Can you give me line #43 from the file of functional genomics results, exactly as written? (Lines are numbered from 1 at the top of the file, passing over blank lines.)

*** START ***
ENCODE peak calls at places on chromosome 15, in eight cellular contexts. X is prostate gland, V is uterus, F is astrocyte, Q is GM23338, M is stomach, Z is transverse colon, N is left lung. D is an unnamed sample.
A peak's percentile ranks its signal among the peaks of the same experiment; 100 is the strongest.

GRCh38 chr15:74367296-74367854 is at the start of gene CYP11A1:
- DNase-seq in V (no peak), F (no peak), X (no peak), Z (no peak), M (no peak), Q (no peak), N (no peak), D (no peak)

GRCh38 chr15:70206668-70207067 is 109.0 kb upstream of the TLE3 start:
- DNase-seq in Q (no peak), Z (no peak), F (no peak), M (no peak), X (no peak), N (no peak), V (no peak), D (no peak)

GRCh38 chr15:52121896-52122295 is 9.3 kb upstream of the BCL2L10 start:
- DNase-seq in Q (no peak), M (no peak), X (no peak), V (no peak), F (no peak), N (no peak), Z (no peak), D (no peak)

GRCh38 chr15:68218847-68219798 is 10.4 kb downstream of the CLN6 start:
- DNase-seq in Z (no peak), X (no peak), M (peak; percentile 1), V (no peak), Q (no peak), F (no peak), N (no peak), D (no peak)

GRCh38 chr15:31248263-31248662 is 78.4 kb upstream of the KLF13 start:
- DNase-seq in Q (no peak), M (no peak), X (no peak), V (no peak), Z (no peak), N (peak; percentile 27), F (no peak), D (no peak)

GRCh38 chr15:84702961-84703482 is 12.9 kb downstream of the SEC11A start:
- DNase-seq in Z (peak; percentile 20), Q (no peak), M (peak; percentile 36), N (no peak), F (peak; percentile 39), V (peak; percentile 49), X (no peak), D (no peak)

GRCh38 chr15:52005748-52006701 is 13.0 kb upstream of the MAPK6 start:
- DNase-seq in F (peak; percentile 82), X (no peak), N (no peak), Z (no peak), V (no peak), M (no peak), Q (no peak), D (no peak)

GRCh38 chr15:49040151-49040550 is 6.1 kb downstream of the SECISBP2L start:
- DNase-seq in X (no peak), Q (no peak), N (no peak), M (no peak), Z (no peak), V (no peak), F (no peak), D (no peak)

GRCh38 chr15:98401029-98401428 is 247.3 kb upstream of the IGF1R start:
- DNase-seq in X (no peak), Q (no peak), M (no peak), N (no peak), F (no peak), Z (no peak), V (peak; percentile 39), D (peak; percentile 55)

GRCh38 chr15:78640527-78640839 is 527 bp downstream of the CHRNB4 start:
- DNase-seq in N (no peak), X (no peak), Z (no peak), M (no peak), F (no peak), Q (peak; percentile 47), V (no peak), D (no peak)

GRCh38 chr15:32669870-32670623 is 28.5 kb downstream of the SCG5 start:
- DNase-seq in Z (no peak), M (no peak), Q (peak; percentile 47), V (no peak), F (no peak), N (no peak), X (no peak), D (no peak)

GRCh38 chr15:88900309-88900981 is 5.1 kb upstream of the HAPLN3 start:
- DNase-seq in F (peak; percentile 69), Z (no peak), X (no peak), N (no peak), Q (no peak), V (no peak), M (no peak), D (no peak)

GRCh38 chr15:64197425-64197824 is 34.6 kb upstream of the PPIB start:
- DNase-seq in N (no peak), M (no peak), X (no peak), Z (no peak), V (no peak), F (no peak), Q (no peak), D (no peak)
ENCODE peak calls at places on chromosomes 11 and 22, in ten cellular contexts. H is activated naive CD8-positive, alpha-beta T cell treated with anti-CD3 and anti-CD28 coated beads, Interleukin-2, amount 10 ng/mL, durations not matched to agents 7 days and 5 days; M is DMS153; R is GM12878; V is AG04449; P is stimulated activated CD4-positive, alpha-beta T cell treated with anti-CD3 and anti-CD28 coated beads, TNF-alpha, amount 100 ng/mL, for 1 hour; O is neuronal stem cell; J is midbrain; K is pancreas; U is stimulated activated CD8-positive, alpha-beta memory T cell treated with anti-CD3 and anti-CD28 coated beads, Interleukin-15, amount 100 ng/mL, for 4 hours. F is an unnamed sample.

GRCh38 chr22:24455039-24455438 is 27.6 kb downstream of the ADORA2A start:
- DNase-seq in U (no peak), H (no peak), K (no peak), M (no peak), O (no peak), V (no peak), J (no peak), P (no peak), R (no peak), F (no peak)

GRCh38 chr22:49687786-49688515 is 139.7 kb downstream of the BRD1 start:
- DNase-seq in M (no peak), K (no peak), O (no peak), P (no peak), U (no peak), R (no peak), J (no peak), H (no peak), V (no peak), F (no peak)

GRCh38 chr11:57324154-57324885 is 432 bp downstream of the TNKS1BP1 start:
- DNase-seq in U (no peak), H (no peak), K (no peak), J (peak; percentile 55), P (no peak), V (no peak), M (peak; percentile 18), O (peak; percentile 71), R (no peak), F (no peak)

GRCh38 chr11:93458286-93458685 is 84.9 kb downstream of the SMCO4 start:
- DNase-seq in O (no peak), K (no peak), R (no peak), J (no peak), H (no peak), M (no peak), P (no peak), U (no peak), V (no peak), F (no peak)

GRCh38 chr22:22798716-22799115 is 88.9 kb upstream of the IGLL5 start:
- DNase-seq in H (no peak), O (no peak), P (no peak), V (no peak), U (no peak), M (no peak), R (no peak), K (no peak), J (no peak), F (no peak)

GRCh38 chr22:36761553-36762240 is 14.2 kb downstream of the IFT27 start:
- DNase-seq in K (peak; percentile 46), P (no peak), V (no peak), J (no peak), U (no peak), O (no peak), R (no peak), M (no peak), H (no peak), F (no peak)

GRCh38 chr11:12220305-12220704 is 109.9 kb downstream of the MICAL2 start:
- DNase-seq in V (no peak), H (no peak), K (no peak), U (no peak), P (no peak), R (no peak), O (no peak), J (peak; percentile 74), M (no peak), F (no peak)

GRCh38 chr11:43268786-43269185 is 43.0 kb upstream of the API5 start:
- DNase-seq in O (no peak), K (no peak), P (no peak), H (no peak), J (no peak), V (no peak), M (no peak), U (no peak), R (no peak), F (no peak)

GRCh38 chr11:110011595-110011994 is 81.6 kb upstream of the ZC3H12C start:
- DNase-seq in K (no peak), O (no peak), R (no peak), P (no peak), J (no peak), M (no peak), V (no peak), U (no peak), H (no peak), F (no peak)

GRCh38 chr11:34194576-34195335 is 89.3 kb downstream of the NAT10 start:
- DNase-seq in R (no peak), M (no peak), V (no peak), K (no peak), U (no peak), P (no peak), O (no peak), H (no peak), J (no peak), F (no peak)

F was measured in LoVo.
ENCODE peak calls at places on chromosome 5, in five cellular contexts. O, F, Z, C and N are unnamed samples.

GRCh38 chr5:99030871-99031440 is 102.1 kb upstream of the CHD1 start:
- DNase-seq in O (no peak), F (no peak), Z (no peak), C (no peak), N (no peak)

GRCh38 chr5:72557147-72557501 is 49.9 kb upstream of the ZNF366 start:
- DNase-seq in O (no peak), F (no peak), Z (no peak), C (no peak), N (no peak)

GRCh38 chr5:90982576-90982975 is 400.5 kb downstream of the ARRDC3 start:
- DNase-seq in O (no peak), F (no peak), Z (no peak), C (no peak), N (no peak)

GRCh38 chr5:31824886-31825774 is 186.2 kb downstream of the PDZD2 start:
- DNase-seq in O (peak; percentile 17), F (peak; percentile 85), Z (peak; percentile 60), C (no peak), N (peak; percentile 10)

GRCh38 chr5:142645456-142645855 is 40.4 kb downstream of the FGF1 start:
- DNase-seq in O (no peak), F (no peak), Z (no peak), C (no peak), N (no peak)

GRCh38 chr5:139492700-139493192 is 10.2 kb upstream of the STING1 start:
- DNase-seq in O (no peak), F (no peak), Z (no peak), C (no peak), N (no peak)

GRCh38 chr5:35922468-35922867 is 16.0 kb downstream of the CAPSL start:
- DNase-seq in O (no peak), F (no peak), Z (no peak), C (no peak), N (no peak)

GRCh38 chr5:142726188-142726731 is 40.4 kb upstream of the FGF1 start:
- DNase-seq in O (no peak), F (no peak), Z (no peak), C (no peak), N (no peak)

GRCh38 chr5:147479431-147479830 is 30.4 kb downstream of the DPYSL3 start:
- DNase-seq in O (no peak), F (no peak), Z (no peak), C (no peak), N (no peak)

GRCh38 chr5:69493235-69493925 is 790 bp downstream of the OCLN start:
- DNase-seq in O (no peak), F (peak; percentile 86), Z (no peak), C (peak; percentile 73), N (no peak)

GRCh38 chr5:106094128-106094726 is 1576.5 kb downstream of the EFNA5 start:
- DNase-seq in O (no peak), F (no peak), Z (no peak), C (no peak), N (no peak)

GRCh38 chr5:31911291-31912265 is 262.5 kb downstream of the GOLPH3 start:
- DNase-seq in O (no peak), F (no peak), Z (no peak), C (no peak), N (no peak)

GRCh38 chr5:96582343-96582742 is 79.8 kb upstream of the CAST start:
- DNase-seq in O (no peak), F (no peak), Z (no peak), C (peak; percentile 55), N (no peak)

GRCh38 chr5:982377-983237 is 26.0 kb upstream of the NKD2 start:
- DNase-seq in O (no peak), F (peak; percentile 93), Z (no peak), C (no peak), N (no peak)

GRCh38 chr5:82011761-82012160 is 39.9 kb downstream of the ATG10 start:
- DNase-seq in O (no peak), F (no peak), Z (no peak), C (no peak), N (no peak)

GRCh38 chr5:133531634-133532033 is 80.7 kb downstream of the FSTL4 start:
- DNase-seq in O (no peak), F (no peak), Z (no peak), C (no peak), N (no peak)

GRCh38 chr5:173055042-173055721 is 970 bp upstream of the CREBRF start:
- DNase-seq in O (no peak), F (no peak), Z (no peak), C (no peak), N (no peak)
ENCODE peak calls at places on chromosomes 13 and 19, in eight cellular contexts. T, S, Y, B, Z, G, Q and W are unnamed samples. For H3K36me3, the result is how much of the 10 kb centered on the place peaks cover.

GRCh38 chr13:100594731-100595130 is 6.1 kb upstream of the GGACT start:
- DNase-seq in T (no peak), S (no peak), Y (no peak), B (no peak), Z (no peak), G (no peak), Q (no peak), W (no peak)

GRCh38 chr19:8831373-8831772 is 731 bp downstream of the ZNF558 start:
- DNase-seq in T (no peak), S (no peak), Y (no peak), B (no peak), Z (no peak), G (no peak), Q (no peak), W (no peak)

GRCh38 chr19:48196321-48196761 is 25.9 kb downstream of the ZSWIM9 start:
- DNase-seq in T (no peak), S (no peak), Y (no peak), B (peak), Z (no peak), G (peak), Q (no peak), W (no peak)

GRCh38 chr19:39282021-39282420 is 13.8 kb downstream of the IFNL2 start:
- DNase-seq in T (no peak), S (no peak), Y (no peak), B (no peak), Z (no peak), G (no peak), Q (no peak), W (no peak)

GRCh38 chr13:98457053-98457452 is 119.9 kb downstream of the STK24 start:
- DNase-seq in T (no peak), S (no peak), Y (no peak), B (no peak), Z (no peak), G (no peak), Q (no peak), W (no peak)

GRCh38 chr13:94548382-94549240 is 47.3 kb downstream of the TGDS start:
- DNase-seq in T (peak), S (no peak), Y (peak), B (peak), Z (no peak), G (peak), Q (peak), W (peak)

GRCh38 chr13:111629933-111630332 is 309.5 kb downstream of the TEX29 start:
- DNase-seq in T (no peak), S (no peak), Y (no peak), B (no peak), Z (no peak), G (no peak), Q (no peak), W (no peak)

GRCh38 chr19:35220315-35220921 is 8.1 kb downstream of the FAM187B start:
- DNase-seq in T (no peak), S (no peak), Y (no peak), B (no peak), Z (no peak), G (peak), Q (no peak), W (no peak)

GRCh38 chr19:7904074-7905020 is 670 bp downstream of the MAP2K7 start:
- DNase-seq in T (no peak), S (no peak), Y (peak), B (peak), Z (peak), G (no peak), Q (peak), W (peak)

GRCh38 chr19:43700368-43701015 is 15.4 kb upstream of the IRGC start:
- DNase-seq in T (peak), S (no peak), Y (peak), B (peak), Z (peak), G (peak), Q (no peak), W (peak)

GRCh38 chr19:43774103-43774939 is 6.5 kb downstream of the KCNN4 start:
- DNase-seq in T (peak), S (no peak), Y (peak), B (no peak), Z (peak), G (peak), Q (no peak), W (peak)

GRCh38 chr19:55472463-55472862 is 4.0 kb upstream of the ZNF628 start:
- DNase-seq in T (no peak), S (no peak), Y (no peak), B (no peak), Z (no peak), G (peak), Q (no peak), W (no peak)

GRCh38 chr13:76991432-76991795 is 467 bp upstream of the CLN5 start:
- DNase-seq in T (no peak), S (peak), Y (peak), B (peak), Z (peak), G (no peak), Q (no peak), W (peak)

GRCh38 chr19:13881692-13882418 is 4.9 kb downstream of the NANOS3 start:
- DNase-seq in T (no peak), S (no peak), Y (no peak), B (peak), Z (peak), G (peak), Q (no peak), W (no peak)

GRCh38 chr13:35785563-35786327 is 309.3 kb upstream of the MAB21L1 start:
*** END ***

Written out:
- DNase-seq in V (no peak), H (no peak), K (no peak), U (no peak), P (no peak), R (no peak), O (no peak), J (peak; percentile 74), M (no peak), F (no peak)